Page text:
Belz, despite being described in the Guardian as ‘a marginal Hasidic sect’ originating in Ukraine, are a large and well organised chassidus. They run amazing chessed programmes and their medical backup service, Ezra Lemarpeh, is well known and admired throughout the Jewish world. If the Belzer Rebbe feels that it is not appropriate, for whatever reason, for Belz women to drive, it is really an in-house matter.

Jews across the world are beleaguered by anti-Semitism and the spillover of anti-Israel sentiment.  There is widespread assimilation and high levels of religious and communal lethargy.  Why then does the JC feel that it will benefit the community in any way to publicise a story affecting a few hundred people in Stamford Hill, with whom most of its readers will never have any contact?

Yes, OK, as a crank story, it’s a good one. It’s another opportunity to bash perceived religious extremism and roll out the Jewish feminists to decry the ‘patriarchal’ Orthodox community.  But on a communal level – why draw extra unfavourable attention to ourselves?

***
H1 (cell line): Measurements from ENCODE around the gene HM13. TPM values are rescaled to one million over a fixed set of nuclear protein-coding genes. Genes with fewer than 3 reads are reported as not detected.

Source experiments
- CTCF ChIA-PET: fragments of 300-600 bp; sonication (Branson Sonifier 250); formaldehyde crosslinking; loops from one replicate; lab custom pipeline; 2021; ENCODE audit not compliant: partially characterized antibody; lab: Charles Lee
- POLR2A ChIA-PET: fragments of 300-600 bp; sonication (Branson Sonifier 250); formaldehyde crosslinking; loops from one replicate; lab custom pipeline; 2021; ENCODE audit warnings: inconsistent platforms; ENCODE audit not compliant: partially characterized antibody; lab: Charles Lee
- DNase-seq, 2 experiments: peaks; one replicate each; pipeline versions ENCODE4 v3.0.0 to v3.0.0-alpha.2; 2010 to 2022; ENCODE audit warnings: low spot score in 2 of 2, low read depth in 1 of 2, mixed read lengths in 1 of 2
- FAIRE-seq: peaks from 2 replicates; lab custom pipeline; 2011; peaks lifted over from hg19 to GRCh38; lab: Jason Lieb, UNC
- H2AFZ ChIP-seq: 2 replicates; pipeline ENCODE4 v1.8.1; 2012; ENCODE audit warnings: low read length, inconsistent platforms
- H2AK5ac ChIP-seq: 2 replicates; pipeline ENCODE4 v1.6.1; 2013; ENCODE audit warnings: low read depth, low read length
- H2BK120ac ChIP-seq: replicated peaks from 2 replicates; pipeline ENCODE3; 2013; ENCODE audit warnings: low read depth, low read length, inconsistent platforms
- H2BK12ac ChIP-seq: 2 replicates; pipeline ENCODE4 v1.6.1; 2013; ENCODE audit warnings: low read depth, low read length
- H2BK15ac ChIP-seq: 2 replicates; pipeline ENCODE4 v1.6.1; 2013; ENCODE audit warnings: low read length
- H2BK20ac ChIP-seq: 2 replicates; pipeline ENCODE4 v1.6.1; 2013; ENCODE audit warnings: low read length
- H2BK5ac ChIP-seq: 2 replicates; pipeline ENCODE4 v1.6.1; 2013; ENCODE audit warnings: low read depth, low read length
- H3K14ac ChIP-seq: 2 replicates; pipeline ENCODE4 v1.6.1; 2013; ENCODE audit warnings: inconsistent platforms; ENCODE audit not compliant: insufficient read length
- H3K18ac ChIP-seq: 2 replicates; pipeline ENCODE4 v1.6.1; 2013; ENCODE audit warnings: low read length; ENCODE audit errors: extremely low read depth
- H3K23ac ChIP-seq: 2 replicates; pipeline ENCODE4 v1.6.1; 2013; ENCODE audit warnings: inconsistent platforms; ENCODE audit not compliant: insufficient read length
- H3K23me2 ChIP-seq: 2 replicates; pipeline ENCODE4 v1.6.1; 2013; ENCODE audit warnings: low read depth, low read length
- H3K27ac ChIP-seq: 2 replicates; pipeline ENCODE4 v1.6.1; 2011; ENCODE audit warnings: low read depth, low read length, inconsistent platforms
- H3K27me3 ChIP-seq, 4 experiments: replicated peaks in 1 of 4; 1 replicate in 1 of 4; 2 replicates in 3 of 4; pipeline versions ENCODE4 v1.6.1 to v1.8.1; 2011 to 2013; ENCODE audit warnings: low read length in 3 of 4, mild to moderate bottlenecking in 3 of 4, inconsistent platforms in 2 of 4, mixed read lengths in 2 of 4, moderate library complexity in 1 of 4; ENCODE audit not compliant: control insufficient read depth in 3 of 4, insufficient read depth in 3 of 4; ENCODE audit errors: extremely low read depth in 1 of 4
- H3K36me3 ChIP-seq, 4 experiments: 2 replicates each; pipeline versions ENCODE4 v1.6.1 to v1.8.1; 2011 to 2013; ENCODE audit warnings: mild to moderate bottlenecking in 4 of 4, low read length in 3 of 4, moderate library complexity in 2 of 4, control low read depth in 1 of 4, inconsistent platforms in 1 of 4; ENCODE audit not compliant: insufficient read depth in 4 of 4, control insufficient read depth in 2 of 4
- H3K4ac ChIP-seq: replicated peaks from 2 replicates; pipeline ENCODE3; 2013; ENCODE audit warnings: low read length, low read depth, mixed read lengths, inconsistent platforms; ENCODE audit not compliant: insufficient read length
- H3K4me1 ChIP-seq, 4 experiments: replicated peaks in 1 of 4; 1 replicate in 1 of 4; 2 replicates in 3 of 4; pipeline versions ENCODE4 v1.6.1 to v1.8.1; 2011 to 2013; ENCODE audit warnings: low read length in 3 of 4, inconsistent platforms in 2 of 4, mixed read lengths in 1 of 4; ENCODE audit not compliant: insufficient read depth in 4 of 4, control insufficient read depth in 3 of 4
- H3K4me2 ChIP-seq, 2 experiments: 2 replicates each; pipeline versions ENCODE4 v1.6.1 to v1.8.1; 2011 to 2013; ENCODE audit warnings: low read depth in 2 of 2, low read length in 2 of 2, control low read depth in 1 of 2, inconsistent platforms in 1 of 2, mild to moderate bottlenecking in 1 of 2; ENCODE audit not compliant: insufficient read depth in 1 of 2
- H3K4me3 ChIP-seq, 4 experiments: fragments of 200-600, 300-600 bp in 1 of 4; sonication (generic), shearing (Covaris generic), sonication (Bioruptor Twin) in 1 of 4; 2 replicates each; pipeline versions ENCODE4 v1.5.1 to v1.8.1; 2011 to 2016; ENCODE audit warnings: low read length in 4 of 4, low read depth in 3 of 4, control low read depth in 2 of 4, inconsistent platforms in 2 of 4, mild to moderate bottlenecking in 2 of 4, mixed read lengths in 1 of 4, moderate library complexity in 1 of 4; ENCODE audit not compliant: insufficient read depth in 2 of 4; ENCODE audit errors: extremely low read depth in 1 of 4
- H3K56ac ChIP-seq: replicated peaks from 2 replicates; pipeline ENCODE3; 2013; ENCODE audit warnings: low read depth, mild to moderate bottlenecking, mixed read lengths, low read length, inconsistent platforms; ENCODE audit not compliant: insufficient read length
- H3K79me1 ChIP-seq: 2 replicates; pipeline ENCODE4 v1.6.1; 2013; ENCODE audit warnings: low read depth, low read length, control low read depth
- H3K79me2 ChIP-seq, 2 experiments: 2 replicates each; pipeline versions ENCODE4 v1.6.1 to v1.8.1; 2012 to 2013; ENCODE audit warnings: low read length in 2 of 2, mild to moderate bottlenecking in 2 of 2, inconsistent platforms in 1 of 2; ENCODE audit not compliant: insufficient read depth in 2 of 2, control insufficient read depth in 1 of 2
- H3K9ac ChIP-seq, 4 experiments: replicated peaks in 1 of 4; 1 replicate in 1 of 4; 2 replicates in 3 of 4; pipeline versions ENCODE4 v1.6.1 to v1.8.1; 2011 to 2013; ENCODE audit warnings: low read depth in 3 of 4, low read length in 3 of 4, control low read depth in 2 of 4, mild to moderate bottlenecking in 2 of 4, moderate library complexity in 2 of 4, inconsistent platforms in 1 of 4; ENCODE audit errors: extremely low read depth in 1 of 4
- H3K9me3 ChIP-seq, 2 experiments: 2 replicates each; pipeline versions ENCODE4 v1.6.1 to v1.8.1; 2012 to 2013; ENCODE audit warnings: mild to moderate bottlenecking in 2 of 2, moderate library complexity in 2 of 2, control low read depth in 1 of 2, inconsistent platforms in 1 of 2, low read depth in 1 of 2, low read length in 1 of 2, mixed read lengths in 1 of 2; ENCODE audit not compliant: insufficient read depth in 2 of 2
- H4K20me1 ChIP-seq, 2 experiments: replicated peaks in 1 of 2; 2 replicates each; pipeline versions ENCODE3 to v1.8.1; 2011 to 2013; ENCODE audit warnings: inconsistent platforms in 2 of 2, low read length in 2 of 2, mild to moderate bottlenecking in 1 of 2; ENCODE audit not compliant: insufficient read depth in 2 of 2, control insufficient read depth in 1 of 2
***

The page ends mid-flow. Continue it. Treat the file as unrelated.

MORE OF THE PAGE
The JC is loudly protesting the potential neo-Nazi demonstration in Golders Green; it often wonders whether the community has a future or what incentive there is for young Jews to remain within it.

Yet here we have a pleasant, hard-working, law-abiding community, whose schools have been praised by Ofsted as having a ‘very effective British values policy’, being mocked, not just within the Jewish community, but in the wider community  too.   In fact, the headline in the JC’s editorial discussing this story is ‘Ridiculous driving’ and the observation is that ridicule is the stated aim.

There are those who say that the level of communal coercion within Chassidic communities is such that it is only by exposing stories such as this that those people who wish to remain part of the community, but do not want to be restricted in this way, have any chance of living a ‘normal’ life.

However, much as I would like to believe that the JC had a higher motive in mind, I suspect that, sadly, this was not the case, and the only thing on their mind was increasing their readership, whatever the cost to the community.